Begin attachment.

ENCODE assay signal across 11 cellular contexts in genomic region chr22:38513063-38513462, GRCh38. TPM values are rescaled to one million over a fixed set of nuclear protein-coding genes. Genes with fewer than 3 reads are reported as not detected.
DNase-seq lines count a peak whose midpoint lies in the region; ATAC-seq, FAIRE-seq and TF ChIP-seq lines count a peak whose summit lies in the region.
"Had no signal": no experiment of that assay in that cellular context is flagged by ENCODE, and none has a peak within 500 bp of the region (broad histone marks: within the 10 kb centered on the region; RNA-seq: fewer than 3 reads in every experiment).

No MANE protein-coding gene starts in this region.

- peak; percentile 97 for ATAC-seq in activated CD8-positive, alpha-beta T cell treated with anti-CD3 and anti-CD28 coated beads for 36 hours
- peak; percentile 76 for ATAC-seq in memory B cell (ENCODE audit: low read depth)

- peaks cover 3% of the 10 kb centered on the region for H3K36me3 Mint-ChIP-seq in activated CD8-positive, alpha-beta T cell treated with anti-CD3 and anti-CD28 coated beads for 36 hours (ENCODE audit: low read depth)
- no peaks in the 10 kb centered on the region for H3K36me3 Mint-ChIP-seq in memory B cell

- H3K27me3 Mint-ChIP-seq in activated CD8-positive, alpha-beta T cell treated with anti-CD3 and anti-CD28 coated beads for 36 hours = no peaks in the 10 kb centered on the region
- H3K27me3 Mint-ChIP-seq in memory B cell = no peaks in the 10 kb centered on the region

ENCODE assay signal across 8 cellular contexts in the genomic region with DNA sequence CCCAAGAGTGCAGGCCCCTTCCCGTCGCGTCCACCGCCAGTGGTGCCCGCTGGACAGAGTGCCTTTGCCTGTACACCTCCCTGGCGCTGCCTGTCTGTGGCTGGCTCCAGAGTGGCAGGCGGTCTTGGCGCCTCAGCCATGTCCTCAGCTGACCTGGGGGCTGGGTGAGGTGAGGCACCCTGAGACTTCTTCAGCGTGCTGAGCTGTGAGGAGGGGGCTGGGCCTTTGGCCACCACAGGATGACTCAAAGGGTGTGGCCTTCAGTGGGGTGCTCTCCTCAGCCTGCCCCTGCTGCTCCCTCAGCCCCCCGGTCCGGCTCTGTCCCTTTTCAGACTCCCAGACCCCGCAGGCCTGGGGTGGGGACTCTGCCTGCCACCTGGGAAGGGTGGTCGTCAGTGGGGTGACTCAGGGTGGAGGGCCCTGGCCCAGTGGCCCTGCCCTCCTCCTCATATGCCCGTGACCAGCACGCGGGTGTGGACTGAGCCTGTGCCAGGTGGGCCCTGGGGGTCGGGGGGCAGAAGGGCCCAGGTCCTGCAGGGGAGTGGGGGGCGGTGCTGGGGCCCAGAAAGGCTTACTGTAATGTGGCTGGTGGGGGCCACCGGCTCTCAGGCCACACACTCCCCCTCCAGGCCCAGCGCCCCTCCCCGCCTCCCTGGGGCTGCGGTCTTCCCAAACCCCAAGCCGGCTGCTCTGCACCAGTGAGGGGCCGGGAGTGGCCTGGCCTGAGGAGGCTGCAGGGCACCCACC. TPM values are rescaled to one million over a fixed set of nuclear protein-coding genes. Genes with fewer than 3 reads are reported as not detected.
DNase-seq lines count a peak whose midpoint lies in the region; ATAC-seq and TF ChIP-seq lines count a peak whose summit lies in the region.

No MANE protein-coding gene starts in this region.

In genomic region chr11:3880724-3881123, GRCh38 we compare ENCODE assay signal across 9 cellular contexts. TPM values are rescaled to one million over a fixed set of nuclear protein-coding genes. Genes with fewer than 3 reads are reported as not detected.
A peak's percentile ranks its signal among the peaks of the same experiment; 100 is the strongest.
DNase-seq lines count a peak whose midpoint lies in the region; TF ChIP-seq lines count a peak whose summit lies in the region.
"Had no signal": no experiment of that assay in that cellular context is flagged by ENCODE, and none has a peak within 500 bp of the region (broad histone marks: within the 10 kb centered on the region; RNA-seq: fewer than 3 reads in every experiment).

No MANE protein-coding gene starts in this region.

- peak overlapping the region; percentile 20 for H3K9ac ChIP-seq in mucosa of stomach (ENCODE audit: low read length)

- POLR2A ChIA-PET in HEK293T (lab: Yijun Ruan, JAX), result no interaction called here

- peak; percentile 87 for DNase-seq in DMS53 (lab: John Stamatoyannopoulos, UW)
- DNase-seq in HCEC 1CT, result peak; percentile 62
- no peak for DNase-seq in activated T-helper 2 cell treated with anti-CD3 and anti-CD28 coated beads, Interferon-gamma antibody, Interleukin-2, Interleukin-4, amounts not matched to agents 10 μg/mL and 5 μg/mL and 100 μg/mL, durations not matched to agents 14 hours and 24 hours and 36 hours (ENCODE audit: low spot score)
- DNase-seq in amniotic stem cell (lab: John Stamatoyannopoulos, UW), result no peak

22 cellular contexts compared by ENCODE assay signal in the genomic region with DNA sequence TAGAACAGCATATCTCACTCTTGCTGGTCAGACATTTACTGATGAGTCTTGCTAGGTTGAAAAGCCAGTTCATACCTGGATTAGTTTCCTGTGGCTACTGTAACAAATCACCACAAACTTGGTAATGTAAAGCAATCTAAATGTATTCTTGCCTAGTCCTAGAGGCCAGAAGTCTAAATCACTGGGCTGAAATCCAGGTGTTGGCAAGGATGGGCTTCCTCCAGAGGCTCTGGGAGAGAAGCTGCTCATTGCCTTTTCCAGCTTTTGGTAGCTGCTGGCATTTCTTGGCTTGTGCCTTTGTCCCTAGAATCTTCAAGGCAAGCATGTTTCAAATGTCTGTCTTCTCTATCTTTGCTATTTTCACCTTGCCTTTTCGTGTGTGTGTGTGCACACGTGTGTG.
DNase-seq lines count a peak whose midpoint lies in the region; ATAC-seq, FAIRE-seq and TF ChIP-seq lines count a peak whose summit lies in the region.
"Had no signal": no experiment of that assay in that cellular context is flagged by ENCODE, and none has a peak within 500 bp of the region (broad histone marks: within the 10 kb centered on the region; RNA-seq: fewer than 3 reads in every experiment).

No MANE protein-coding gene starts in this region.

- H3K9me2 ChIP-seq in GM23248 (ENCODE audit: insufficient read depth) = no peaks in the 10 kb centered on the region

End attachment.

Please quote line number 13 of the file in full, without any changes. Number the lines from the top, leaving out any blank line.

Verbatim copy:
No MANE protein-coding gene starts in this region.